I have sweat bees that hang around the pool and sting whoever is swimming. They also sting when I am mowing the yard because I am sweating. What can I do to get rid of them in my area?
Sweat bees will become very active in late spring and as summer sets in and people start to sweat, their presence will become more pronounced as they conflict with humans in the vicinity where they’re nesting. Sweat bees are mostly ground nesting meaning they commonly nest in soil. They’ll also nest in trees, just under the bark or in old abandoned holes left by other insects, so any stumps or wood piles are prime locations for sweat bee nests. We have several hundred species of sweat bees here in the United States and they have a wide range of looks and sizes. But the one thing they all have in common is that controlling them at their nest site can really help eliminate direct conflict and getting stung. Since they like to nest close to water and in a protected area, it’s quite common to find them around the pool and in the yard.
To see if you have nests in your yard, do a good inspection of the turf looking for any flying insects coming and going that are using a sort of “path”. Sweat bees can be solitary meaning only one will occupy a single nest. But some species will have multiple members in the colony. In these larger nests you’ll stand a greater chance of seeing them active. Solitary nests can be tough to locate but in most cases where there is a single nesting sweat bee there will be multiple nests all independent of one another. In fact, it’s not uncommon to have hundreds and even thousands nesting in the yard if left untreated for just a few years. Since sweat bees will tend to migrate back to where they were born, a single nest will rapidly become many in very little time. If you have a lot of them flying around you in the yard or by the pool, chances are high you have a lot of nests somewhere on the property adjacent to all the activity.
Two other things worth noting; lawns which are watered or otherwise moist will tend to attract sweat bees as will turf where the grass is recycled and not removed. In other words, if you don’t bag your grass clippings you’re only inviting more bees. The point is both decreasing the amount of water being used in the yard along with removing grass clippings will help cut back on their propensity to nest on your property.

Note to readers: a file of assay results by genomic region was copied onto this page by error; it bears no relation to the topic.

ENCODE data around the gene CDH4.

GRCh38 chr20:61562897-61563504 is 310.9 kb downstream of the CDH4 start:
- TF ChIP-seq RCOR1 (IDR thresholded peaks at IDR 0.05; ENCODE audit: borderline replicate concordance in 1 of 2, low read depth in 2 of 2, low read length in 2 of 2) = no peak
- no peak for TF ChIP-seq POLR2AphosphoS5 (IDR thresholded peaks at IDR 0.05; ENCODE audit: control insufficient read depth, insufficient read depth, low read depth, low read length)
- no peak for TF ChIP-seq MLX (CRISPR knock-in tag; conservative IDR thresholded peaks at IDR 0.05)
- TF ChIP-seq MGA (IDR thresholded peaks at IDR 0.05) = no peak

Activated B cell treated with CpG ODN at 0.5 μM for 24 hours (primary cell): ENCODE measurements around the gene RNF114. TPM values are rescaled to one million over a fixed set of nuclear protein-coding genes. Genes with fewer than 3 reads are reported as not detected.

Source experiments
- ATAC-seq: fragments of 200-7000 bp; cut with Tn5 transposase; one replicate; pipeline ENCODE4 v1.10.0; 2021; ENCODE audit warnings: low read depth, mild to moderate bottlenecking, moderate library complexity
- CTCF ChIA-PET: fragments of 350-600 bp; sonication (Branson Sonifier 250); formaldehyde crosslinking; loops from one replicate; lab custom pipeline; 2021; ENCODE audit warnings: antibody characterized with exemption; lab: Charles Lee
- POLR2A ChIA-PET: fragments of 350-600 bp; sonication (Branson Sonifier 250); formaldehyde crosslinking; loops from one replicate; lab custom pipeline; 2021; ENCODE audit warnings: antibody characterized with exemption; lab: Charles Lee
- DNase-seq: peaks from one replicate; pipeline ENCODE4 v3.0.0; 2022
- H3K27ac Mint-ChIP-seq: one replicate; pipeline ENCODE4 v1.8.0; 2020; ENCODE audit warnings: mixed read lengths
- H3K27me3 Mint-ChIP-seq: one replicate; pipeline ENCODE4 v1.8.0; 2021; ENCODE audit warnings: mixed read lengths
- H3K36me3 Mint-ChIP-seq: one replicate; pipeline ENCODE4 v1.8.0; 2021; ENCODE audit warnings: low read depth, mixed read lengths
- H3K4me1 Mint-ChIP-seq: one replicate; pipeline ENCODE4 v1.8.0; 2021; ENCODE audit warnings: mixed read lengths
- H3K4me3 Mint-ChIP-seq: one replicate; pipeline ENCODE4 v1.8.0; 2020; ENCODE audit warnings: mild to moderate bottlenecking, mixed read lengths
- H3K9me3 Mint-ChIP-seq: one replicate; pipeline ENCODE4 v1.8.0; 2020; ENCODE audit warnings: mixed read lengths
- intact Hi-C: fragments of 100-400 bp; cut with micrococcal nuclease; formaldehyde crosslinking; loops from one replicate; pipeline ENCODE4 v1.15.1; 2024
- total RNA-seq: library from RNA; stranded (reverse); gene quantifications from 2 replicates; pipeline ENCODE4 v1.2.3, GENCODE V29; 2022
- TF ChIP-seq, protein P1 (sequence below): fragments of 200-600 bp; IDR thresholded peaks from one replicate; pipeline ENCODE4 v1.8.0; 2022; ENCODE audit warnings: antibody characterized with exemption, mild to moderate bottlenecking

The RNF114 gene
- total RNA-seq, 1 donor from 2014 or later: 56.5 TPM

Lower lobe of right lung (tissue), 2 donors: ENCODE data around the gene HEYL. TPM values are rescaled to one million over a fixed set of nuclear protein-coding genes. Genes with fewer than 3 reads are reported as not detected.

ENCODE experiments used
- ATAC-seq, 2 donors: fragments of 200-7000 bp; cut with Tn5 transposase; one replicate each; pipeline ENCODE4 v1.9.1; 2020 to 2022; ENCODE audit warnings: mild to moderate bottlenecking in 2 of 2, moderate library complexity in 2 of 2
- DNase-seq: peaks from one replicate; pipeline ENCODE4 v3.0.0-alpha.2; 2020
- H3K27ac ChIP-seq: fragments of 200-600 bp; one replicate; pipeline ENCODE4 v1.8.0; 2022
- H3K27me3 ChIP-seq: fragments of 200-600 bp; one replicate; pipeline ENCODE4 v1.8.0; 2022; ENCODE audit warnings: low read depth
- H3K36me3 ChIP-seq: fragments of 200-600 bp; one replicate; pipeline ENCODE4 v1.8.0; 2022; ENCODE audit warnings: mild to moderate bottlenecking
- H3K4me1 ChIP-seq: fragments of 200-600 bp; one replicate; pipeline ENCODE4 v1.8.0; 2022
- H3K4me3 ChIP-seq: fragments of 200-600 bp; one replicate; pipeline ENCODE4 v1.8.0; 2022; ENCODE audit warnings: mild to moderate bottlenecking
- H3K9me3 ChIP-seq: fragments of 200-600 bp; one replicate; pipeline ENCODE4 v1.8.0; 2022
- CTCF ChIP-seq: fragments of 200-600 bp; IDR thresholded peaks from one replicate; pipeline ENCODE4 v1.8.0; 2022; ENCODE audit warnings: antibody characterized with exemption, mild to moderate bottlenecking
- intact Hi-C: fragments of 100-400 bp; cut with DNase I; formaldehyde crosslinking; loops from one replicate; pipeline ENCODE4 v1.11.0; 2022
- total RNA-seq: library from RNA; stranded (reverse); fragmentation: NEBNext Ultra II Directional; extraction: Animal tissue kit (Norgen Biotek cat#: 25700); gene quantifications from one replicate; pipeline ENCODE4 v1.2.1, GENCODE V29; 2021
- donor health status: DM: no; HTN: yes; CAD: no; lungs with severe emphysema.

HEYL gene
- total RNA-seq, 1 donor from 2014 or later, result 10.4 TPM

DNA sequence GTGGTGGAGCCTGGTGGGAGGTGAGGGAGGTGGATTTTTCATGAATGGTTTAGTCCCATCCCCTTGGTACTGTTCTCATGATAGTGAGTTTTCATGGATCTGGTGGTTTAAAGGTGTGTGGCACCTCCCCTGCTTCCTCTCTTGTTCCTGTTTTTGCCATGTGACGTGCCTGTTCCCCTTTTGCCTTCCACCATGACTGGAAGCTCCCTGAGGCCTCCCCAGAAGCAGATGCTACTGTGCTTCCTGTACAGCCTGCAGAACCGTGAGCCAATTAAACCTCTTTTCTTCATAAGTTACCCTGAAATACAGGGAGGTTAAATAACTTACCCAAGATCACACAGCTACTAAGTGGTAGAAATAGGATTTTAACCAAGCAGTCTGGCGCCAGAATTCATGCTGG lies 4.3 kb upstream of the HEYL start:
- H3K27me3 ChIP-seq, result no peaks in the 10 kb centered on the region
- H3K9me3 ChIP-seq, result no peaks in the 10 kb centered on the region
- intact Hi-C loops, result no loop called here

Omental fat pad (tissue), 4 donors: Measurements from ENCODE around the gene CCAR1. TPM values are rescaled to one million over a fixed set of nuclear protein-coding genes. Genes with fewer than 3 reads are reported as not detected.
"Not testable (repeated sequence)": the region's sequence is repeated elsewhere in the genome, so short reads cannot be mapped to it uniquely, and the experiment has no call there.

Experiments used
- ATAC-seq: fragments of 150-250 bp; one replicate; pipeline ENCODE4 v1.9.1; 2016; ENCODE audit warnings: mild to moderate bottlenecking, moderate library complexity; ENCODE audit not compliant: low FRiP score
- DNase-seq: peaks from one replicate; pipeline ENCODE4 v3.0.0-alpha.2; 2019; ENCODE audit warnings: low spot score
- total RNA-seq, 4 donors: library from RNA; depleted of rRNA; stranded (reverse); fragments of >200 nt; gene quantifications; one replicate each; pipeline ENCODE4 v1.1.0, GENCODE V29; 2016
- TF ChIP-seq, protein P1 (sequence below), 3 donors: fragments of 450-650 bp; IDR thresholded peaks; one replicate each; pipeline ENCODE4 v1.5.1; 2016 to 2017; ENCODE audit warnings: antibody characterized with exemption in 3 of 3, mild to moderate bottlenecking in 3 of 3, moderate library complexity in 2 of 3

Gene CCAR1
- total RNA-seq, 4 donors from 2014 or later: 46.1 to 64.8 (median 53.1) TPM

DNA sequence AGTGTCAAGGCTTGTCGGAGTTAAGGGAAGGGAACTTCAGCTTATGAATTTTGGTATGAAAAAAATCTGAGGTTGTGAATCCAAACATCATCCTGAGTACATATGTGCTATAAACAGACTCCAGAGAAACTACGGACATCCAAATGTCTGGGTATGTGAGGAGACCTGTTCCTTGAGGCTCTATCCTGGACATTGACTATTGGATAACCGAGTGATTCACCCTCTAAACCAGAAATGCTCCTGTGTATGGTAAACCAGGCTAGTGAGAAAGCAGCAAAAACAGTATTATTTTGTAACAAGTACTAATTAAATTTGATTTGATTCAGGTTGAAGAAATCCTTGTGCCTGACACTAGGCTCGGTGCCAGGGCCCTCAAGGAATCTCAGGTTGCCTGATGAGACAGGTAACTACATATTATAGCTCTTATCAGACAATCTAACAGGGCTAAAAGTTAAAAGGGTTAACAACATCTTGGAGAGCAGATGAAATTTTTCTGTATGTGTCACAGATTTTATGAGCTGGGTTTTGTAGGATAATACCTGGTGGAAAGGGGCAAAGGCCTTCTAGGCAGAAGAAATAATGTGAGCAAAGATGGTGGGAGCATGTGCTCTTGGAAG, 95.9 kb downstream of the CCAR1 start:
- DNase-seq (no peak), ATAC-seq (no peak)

Now if you’d like to chase the bees away from the lawn and grass, a good repellent is NBS. This material uses nothing but plant essential oils and will provide 30+ days of relief when applied where the bees are active.
Add 3 oz per gallon of water and expect to get 1,000 sq/ft of coverage per mixed gallon.
NBS can be safely applied to grass, shrubs, decking, etc. using a standard PUMP SPRAYER.
For large areas, use a HOSE END SPRAYER. If you get our sprayer, you’ll add the whole pint of NBS to the sprayer and then add water so it’s half full. This will be up the 10 gallon line. Next, hook it to your garden hose and spray it over 5,000 sq/ft. Repeat monthly.
Keep in mind NBS will not kill anything; its merely a repellent. So if you’re looking to control an ongoing issue in the turf with some kind of bee, spray ADONIS over the affected area. This product is commonly used for a range of turf infesting pests so anything nesting there or spending time on the grass will be affected. Adonis does not work quickly; it will take 2-3 days to kill targeted pests. But over a few days time insects moving in the area will pick up the active and die.
For spot spraying, add 1 of of Adonis to a pump sprayer and spray the entire amount over 1,000 sq/ft. For use in the hose end sprayer, add 2.5 oz and fill to the 5 gallon line to cover up to 5,000 sq/ft of turf. Adonis is fine to use on the home, any plant, etc. so anywhere these pests are active, spray in the evening and retreat in a week if you see ongoing activity. But in general, one application will usually solve any problem.